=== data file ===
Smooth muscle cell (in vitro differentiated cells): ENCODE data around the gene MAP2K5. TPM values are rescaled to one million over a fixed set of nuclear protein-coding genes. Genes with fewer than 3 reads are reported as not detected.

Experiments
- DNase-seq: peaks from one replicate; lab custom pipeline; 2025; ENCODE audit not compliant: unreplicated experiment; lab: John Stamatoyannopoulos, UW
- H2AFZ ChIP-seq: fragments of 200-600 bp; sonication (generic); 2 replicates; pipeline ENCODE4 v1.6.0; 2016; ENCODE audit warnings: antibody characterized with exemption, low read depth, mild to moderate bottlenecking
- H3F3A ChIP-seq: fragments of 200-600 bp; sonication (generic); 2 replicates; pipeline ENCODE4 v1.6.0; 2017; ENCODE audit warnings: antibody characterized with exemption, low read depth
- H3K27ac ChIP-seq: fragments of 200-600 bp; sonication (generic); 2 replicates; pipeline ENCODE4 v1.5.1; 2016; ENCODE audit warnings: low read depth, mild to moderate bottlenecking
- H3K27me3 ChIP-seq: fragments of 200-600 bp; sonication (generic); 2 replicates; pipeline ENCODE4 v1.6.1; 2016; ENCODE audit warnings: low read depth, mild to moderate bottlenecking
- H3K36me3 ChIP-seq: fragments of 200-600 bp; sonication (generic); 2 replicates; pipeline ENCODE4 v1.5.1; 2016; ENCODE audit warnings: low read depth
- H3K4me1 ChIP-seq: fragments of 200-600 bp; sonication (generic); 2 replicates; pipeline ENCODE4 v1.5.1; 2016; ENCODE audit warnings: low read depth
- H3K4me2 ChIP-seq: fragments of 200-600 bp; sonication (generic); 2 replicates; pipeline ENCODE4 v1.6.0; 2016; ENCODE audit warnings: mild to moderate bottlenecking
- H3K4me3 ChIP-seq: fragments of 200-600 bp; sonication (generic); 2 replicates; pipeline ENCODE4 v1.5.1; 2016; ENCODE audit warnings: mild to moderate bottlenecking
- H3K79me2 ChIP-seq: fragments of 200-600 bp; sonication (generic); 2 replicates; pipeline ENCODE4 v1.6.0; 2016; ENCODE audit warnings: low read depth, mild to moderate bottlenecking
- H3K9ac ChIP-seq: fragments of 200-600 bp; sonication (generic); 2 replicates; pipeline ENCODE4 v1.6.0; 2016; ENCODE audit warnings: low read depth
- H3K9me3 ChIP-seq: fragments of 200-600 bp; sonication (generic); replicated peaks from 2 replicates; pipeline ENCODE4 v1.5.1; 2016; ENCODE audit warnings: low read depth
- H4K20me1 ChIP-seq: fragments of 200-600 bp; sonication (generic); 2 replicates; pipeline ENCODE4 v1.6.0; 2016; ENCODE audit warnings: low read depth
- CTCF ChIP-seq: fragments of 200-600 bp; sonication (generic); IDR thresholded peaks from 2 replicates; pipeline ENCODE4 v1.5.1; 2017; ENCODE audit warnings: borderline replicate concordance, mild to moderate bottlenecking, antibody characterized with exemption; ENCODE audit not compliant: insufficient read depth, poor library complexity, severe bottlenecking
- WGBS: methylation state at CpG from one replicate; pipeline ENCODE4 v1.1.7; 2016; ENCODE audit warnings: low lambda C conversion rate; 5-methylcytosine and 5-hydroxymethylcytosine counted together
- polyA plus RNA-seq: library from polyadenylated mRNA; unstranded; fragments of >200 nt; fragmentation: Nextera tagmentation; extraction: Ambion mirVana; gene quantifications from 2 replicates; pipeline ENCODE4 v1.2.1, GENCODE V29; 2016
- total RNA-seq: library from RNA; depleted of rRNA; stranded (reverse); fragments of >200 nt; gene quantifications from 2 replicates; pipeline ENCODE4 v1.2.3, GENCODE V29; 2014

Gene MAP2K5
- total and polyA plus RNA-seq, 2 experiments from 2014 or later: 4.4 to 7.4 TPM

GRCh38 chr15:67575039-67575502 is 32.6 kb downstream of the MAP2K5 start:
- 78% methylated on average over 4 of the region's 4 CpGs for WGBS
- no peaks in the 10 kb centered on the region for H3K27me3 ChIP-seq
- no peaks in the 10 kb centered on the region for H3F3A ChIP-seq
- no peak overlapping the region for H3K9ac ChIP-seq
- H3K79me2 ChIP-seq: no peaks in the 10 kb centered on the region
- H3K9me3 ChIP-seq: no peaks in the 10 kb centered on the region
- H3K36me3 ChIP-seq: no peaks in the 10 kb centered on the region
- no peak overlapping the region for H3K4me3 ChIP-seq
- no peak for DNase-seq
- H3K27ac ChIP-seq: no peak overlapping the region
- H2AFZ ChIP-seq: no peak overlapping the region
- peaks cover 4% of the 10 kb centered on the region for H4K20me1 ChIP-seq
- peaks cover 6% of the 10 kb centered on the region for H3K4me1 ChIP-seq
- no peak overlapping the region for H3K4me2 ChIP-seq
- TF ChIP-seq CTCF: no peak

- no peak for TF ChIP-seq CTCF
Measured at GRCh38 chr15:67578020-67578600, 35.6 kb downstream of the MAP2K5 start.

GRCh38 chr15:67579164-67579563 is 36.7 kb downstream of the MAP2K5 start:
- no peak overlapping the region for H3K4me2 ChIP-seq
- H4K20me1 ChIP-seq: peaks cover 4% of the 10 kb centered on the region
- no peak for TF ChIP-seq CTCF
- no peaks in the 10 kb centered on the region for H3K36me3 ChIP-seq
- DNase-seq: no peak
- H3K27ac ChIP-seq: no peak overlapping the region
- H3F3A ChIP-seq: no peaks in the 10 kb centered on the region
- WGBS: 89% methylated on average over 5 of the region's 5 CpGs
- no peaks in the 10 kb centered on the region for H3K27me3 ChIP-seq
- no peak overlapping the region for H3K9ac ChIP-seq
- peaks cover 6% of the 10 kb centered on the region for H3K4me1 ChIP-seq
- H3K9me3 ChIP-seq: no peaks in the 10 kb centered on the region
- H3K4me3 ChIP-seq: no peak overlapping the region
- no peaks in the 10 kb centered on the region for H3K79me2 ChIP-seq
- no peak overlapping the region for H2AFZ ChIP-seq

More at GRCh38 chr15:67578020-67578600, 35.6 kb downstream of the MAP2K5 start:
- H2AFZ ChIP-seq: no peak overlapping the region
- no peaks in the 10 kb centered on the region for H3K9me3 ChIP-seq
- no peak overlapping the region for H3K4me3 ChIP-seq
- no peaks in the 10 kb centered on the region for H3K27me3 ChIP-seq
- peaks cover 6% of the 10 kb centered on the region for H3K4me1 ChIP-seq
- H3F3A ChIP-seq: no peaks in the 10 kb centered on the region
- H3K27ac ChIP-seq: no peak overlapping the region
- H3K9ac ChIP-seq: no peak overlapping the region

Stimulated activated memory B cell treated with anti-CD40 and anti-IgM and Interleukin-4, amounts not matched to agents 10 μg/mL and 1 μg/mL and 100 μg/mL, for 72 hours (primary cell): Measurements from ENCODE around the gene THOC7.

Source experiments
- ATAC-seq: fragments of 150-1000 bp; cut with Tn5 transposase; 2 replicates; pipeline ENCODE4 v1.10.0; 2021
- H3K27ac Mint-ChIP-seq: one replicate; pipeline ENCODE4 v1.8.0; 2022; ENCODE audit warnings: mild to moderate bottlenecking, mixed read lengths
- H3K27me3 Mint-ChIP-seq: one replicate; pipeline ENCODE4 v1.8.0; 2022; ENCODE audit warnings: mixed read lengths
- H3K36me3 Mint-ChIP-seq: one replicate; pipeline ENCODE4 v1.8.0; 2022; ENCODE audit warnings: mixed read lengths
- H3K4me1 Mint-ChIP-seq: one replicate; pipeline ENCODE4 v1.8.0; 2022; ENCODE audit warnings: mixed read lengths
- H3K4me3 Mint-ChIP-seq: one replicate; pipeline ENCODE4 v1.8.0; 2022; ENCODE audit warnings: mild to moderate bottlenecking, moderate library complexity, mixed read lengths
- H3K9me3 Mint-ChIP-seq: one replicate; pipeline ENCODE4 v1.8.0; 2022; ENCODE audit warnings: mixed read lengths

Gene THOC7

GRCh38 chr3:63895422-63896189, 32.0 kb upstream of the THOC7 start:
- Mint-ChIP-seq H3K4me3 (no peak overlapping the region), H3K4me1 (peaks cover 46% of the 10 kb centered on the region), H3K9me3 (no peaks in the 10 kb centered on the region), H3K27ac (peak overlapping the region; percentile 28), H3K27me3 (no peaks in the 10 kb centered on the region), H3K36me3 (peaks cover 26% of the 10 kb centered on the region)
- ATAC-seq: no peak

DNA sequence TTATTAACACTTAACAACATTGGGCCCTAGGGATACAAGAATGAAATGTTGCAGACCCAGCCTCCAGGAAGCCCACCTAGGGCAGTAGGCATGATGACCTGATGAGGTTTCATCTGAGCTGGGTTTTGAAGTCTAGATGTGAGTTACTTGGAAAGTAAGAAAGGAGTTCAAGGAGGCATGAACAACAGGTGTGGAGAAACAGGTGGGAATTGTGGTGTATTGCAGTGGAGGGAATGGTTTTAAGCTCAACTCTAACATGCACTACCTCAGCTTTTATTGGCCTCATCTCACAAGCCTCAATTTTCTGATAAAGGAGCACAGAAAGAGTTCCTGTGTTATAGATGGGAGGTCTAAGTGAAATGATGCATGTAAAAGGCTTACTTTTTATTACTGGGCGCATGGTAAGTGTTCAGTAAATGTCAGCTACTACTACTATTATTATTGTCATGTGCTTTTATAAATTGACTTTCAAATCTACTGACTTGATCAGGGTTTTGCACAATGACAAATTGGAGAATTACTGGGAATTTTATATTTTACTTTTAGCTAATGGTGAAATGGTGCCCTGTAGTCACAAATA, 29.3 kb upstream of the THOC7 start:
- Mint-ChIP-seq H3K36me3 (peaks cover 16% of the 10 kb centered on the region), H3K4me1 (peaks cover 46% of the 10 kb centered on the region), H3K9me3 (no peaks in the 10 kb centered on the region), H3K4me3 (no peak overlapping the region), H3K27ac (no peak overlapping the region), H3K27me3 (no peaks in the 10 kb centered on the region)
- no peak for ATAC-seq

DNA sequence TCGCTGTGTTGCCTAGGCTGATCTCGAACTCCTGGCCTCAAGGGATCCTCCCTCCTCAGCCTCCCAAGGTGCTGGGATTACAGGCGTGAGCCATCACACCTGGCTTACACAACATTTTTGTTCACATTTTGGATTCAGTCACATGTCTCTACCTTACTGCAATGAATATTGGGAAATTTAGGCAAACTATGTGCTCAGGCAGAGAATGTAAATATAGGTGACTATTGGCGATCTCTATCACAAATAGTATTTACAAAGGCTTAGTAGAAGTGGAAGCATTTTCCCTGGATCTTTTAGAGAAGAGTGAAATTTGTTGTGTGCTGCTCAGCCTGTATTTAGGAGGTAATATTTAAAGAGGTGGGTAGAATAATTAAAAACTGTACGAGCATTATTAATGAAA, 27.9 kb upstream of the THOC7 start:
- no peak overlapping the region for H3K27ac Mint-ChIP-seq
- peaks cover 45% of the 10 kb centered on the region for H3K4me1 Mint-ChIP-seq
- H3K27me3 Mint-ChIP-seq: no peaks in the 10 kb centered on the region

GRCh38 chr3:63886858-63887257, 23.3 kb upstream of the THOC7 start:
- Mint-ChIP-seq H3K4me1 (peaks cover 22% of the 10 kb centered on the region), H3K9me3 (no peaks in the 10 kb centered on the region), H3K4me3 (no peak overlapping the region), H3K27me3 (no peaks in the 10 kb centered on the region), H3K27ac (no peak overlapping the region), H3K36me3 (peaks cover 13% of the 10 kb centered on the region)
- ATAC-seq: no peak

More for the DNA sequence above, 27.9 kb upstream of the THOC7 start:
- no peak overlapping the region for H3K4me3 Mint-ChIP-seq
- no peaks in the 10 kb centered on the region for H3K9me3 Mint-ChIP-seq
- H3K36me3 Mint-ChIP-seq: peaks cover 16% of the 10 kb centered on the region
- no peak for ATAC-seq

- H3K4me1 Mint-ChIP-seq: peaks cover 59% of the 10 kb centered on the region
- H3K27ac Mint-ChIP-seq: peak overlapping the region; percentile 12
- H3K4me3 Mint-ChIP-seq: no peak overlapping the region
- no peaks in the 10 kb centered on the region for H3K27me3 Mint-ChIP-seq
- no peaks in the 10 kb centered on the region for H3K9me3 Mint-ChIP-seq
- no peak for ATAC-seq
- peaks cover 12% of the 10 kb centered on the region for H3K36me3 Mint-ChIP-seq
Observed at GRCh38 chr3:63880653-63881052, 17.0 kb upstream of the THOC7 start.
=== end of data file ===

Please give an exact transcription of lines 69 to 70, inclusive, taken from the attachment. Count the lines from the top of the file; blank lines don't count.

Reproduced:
- H3K27me3 Mint-ChIP-seq: one replicate; pipeline ENCODE4 v1.8.0; 2022; ENCODE audit warnings: mixed read lengths
- H3K36me3 Mint-ChIP-seq: one replicate; pipeline ENCODE4 v1.8.0; 2022; ENCODE audit warnings: mixed read lengths